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While this is most certainly a graphic book and explores in at some times crude terms the facets of love and desire, there is so much going on that I will need to listen to it a second time to pick up everything the author is saying. One of my new favorites!
5 of 5 people found this review helpful
If you enjoy allegorical tales; yearn to learn and think as you read without being overly challenged; delight in discovering (or trying to) the metaphorical meaning of actions, characters and things within a story; and/or relished "Animal Farm" and/or "One Hundred Years of Solitude,"
You should definitely read this novel which reflects and criticizes the turbulent history of the world's 4th most populous country Indonesia, a country of more than 14,000 islands and of terrible tsunamis. Indonesia's native citizens suffered under three and a half centuries of Dutch rule, Japanese occupation for 3 years during WWII, the mass slaughter of possibly a million citizens after the failed Communist coup in 1965, followed by the despotic rule of Suharto for 3 decades.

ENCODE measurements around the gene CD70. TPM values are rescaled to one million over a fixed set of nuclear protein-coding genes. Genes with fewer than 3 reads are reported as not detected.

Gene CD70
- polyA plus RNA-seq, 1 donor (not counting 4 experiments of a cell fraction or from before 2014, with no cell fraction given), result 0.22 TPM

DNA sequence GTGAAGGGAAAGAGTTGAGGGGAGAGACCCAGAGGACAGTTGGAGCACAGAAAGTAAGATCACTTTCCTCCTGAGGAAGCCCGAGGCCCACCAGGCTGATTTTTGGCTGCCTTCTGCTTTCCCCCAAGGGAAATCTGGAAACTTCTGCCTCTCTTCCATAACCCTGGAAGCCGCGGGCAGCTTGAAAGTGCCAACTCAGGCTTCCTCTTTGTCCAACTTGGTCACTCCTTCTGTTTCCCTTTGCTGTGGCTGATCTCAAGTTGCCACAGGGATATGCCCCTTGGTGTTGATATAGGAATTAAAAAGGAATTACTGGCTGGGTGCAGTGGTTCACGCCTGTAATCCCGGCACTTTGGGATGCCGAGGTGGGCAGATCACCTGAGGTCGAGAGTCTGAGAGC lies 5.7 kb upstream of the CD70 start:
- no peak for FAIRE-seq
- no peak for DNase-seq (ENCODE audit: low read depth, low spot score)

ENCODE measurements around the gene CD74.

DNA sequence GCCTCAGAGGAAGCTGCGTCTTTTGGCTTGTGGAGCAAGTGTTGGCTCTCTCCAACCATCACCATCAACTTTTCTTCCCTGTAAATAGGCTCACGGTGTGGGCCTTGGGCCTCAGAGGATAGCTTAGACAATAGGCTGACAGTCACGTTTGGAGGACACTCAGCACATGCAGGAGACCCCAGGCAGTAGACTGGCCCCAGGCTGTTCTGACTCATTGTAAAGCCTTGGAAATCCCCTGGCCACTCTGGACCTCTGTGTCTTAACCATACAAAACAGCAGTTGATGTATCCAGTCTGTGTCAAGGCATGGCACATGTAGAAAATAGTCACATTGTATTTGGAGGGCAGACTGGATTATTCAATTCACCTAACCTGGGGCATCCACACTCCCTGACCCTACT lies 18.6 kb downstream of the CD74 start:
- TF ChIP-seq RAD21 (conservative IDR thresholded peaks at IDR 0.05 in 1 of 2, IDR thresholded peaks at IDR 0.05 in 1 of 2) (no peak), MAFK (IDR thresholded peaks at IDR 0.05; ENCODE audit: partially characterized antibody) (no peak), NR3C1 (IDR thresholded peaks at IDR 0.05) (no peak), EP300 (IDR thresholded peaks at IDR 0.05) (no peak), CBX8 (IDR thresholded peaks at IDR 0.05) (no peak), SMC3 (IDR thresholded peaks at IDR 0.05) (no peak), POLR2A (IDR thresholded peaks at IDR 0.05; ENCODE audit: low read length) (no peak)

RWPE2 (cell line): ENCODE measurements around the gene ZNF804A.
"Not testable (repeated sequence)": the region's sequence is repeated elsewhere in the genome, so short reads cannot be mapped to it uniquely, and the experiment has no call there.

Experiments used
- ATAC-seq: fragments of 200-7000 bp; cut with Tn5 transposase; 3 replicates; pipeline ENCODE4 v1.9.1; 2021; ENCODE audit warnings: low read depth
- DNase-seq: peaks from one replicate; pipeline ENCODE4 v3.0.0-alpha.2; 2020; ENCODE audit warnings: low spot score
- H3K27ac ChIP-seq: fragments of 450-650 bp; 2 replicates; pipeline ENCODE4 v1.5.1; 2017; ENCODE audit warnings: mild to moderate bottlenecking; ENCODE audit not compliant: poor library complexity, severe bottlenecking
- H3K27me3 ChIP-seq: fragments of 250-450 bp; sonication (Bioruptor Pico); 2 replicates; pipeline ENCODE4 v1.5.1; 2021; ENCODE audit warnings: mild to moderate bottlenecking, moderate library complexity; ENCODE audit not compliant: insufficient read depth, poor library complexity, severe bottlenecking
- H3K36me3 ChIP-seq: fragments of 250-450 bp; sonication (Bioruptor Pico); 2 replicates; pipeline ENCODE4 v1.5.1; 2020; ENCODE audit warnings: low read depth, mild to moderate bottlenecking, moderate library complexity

Kurniawan tells this tempestuous history by the epic story, by turns ridiculous, magical and hilarious but always captivating, of Dewi Ayu, the 3/4 Dutch and 1/4 Malaysian girl forced into prostitution in her late teens upon Japanese occupation, her four daughters (each with different fathers), their lovers and husbands, Dewi Ayu's 3 grandchildren, and the village of Halimundo, which is very reminiscent of the village of Macondo in One Hundred Years of Solitude. Kurniawan also weaves in colorful, intriguing local folklore to make his points.
While the novel contains some scenes of the grotesque and of rapes, they did not seem gratuitous and I can't say they weren't needed to reflect the tragedies that have befallen Indonesia and its residents.
I'll go out on a limb to say this fascinating, sordid and intellectually stimulating novel is destined to be deemed a classic written by the young Indonesian author Eka Kurniawan, for whom the comparisons to Gabriel Garcia Marquez are well-deserved.
12 of 15 people found this review helpful